Your mid-20s are a crossroads that can sometimes feel like a crisis. Even a well-adjusted twentysomething might crumble under the pressure of having to decide where their life is headed, then pack up and join a traveling circus to avoid answering that question. The same is true of some restaurants that last for multiple decades: they might stay stuck in their ways and avoid change entirely, or they might get scared of becoming irrelevant, forget what made them special in the first place, and reinvent themselves as an authentic Medieval inn serving artisanal porridge.
But Blackbird isn’t your average twentysomething. Open since 1997, it operates like it has no doubts about its place in the world or where it’s headed - and that confidence feels well earned by the complex, delicious food it serves.
If you’re at all familiar with Chicago’s dining scene, you’ve probably heard of Blackbird. It’s a West Loop classic that’s slightly older than both Google and Jaden Smith, and way older than the national pastime of Googling Jaden Smith. It was the first spot from the people behind The Publican and Big Star, two restaurants so synonymous with Chicago dining that it’s hard to believe they didn’t just show up fully formed, like Venus riding in on a soft shell. It’s also right next door to its sister restaurant, Avec, which is younger, more fun, and probably a better overall choice for most dining situations. While both restaurants are gorgeous from the outside, the inside of Blackbird feels a bit stuck in the aughts. But just because it’s a little older and more subdued doesn’t mean it isn’t still a fun option for a special occasion.
There are a lot of ways to eat here - a la carte, a six-course chef’s selection, or a reserve tasting menu on the weekends - and each is a distinct experience. But their weekday lunch is your very best West Loop option for fine dining at a relatively reasonable price. The lunch menu has some overlap with dinner, but you can order the excellent daytime-only scrambled egg toast and tender pork pavé for around $30. Alternatively, the three-course prix fixe lunch is about the same price, which means you can eat a meal catering to people in bespoke suits that hardly costs more than DoorDashing a burrito and chips to your open-plan office after fees.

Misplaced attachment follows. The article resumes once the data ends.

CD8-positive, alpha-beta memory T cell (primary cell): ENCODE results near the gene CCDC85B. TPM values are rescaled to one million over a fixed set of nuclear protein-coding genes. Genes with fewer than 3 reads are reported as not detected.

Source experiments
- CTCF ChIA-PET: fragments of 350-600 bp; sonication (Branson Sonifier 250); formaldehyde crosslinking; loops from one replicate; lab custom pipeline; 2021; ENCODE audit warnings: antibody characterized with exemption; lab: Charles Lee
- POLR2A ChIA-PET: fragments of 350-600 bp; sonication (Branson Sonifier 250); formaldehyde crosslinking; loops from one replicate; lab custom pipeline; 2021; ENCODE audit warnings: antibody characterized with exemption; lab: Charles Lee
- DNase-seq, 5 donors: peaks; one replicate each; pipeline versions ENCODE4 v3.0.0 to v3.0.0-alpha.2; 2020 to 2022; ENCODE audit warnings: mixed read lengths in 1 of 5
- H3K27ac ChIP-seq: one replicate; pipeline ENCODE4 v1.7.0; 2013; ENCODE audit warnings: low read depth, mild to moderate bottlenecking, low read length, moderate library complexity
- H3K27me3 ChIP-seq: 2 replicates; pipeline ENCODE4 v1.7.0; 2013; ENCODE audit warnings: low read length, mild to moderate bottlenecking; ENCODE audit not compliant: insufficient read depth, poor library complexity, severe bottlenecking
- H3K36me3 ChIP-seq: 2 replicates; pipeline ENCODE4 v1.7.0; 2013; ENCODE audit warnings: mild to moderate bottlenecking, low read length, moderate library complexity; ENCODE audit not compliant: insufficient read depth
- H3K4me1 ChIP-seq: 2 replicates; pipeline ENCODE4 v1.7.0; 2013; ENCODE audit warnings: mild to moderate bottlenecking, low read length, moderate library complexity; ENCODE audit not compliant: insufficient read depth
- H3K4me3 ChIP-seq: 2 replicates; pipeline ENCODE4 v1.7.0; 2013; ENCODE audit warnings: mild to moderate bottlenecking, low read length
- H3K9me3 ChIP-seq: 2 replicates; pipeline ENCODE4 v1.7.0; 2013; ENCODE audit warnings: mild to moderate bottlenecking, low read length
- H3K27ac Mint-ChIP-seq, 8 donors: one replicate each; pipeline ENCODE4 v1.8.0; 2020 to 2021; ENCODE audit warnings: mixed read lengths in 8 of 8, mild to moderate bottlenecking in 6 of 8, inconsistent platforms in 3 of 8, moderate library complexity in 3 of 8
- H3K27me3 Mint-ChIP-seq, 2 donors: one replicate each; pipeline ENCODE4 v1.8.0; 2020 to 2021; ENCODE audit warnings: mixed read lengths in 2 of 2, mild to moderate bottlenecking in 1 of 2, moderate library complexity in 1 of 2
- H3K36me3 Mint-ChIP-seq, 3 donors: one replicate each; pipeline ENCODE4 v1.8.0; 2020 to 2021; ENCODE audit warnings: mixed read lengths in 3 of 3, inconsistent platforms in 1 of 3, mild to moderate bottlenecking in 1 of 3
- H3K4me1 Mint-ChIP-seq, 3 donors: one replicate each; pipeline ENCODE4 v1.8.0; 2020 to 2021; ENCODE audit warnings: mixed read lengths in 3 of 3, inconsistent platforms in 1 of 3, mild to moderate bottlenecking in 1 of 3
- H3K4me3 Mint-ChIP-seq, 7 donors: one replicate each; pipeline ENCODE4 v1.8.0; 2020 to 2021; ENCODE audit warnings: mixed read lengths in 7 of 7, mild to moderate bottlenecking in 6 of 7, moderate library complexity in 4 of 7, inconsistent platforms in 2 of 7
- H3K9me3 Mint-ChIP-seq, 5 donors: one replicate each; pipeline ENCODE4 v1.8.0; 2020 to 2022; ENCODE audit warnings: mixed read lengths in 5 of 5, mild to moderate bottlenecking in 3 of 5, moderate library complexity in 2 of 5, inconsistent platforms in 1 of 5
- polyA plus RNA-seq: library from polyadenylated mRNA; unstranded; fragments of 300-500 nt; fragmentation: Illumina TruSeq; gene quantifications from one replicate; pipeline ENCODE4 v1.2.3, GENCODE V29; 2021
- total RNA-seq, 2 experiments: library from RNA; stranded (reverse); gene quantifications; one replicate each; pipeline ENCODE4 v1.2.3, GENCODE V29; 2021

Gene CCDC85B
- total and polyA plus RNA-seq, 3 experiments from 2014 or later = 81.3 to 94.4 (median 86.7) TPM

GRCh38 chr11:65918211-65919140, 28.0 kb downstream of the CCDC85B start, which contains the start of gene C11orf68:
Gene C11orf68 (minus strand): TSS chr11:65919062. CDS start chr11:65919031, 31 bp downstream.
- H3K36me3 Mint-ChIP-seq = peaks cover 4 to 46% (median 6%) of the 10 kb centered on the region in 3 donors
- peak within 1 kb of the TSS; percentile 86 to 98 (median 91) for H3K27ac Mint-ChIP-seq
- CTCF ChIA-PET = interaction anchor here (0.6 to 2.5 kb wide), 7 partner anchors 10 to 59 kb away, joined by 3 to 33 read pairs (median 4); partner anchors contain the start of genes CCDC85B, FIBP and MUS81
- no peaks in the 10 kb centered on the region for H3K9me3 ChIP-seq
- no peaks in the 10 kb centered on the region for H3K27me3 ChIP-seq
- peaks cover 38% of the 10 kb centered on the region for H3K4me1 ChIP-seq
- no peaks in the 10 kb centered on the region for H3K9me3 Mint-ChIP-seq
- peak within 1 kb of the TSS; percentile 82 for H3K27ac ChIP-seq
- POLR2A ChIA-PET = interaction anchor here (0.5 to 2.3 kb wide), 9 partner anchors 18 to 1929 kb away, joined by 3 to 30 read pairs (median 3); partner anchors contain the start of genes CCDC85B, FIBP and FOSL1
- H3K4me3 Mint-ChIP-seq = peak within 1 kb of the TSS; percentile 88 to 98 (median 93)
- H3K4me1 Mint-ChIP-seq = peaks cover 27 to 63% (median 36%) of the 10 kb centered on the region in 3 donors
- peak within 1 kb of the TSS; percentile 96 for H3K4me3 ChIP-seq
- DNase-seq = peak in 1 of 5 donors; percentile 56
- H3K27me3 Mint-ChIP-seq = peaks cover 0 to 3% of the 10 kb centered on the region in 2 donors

Nearly everything on the menu finds a way to be more interesting than you’d expect. You’ll find salty, rich entrees paired with bright, sweet sauces, and anything soft and tender on the plate is offset by some sort of satisfying crunch. The aged Rohan duck, for example, is a mix of crispy and juicy slices of meat and fattier pieces that melt like good pork belly once you take a bite. And because the menu descriptions are sparse, most of the food is served with some element of surprise. Sometimes that’s the point, like with a tasting menu course that’s listed as just “feta yogurt. cucumber. dill.” and ends up featuring a cool, refreshing dill sorbet. Other times it seems less intentional, and it can be frustrating when a server leaves the best elements of a dish under-explained. It makes you feel like a math teacher who has to take points off because the student didn’t show their work, even though they got the right answer.
Ultimately, there’s a reason that this spot has outlived Napster and will hopefully outlive Facebook. The food is beautifully prepared, and nearly every dish is unpredictable and exciting. While its hairline might’ve started to recede a bit, Blackbird still offers a unique enough experience to the city that it doesn’t have to worry about rocking a sweaty comb-over anytime soon.
Because Blackbird focuses on seasonal and local ingredients, the menu changes frequently, but here are a few of the things we ate.
Creamy, fluffy eggs set on top of what tastes like an extraordinarily rich French toast. At $5, it’s like finding a Take 5 bar in a rest stop vending machine - it has the highest cost-to-deliciousness ratio on the menu.
This is so delicately plated, with a crispy potato wrapped around the greens, that when your server starts violently carving up the thin potato barrier, you might think they’re a robot that got sand in their motherboard. But the rough tossing is necessary, combining chewy bits of pancetta, runny egg yolk, acidic mustard-based dressing, and (of course) crispy potato pieces to make this a delicious, salty appetizer.
Lightly breaded and topped with a dill sauce, this reminds us of fried pickle spears. Crispy outside, soft inside, refreshingly tangy and salty.
A strawberry-based sauce works surprisingly well with the fish. The kanpachi is soft, topped with delicious pieces of black garlic and burnt honey meringue.
A dish that’s only served at lunch, and one of the best examples of what Blackbird does well. Every texture is represented here, from the tender, falling-apart pork to the crunchy potato frizzles, and the flavors run from sweet and salty meat to a tangy and mustardy sauce.
Each bite of the duck has a different consistency - one will be tender and chewy, the next will melt in your mouth. This is the best entree we had, and if you’re a fan of duck you’re going to want to order it. If you’re not a fan of duck, order this and see how you feel after you’re finished.
You might wonder what this is doing on the lunch menu next to such interesting dishes. There are some fine touches, like a buttery melted cheddar and a sweet egg bun, but nothing that makes this truly worthwhile. You should spend your time at Blackbird eating more adventurously.